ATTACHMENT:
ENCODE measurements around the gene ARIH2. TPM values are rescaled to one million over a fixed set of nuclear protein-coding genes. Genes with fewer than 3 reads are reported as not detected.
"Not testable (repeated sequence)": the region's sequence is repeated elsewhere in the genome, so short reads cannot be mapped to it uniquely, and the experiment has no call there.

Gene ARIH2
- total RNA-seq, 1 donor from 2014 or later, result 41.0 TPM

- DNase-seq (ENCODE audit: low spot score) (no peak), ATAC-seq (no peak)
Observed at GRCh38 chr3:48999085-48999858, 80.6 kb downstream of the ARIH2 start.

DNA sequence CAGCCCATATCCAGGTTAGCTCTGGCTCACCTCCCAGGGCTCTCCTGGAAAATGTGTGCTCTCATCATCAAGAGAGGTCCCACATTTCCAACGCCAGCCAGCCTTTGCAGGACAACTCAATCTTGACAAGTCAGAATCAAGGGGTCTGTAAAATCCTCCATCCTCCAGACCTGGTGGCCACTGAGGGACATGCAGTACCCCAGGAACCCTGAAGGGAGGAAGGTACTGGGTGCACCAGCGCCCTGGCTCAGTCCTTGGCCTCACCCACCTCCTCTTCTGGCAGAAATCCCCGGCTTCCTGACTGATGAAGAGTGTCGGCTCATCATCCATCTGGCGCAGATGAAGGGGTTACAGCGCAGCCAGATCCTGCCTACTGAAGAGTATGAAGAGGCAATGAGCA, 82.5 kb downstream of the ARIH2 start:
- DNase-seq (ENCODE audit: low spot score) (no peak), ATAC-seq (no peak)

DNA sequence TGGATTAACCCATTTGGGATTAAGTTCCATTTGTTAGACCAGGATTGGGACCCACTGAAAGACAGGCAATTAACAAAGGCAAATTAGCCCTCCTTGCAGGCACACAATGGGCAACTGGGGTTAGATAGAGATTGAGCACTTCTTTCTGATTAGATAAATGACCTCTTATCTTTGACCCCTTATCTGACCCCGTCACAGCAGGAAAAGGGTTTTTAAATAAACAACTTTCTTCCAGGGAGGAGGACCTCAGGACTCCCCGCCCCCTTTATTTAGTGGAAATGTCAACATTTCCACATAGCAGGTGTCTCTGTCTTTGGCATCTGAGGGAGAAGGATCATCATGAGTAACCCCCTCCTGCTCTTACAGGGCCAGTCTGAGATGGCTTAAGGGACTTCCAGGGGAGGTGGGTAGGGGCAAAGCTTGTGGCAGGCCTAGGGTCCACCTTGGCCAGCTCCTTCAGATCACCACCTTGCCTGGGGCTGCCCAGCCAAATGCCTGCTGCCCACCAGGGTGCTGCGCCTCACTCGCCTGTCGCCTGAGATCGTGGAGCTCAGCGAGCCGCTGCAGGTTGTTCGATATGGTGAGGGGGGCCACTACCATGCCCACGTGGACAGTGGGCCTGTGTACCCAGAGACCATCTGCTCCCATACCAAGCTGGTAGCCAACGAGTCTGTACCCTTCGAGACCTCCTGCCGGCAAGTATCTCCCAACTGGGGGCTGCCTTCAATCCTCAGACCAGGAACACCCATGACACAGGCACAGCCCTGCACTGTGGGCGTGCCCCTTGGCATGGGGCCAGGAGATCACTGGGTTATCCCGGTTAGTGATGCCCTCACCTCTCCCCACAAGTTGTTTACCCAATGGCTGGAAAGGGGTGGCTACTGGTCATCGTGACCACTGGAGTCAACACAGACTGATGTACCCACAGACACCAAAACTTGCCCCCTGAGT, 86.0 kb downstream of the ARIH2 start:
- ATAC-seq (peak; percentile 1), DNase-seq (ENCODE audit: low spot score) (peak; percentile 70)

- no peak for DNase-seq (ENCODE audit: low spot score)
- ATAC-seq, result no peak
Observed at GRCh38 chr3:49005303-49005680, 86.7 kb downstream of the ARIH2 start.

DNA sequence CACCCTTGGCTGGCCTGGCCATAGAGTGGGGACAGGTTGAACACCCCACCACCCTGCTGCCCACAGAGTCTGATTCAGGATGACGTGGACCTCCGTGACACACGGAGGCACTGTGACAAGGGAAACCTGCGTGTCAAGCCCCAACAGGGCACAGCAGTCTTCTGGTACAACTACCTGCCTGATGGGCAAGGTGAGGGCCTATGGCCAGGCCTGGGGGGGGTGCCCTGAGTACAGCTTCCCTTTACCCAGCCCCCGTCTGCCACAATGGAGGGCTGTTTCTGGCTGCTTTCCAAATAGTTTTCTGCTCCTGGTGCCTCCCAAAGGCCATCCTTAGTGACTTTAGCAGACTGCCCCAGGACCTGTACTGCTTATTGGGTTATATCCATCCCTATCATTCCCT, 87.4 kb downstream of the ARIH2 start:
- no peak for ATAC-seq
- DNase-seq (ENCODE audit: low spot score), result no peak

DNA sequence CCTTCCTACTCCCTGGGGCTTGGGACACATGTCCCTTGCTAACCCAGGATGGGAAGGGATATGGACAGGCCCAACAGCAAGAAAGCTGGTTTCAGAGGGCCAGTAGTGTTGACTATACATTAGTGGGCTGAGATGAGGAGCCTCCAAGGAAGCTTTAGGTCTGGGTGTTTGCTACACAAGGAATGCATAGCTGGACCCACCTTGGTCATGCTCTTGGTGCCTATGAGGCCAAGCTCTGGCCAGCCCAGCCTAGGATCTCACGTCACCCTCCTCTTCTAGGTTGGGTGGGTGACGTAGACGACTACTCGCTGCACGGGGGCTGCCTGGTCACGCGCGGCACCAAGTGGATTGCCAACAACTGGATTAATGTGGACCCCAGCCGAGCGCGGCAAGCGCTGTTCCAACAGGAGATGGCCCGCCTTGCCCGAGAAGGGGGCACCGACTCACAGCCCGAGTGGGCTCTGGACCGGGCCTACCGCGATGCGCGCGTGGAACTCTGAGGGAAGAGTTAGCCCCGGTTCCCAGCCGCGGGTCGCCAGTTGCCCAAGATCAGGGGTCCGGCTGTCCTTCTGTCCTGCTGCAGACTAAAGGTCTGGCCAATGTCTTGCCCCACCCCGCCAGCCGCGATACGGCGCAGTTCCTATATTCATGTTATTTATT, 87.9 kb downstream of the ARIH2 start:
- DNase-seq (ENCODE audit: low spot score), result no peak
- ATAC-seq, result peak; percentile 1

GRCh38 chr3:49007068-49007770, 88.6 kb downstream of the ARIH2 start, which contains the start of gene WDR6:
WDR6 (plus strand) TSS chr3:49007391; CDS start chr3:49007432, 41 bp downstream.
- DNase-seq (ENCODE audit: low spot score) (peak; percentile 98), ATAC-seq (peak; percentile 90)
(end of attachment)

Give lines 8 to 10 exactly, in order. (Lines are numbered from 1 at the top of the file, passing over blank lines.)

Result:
- DNase-seq (ENCODE audit: low spot score) (no peak), ATAC-seq (no peak)

DNA sequence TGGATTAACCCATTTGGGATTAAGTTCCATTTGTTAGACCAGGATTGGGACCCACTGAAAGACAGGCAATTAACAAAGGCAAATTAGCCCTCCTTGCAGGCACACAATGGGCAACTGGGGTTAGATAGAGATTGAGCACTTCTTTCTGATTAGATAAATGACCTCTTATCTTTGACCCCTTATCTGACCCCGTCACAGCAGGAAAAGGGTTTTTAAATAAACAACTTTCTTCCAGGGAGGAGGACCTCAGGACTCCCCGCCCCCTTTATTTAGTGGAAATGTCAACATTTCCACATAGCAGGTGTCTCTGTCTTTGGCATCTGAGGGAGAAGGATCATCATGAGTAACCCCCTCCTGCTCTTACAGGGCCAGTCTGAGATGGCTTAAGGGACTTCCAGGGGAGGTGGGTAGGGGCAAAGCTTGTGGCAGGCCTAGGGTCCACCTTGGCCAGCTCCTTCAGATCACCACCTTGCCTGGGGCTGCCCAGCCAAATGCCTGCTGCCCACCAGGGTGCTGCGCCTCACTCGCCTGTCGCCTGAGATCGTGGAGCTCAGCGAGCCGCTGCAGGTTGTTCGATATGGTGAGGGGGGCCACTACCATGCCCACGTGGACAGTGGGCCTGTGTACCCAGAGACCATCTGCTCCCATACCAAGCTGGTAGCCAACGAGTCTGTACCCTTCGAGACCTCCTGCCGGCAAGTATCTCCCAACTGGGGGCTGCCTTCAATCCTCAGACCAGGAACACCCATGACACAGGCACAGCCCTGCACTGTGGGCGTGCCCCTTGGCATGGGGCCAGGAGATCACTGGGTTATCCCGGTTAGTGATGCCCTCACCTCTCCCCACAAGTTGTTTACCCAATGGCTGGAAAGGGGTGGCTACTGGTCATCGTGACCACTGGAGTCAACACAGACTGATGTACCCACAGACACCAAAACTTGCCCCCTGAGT, 86.0 kb downstream of the ARIH2 start:
- ATAC-seq (peak; percentile 1), DNase-seq (ENCODE audit: low spot score) (peak; percentile 70)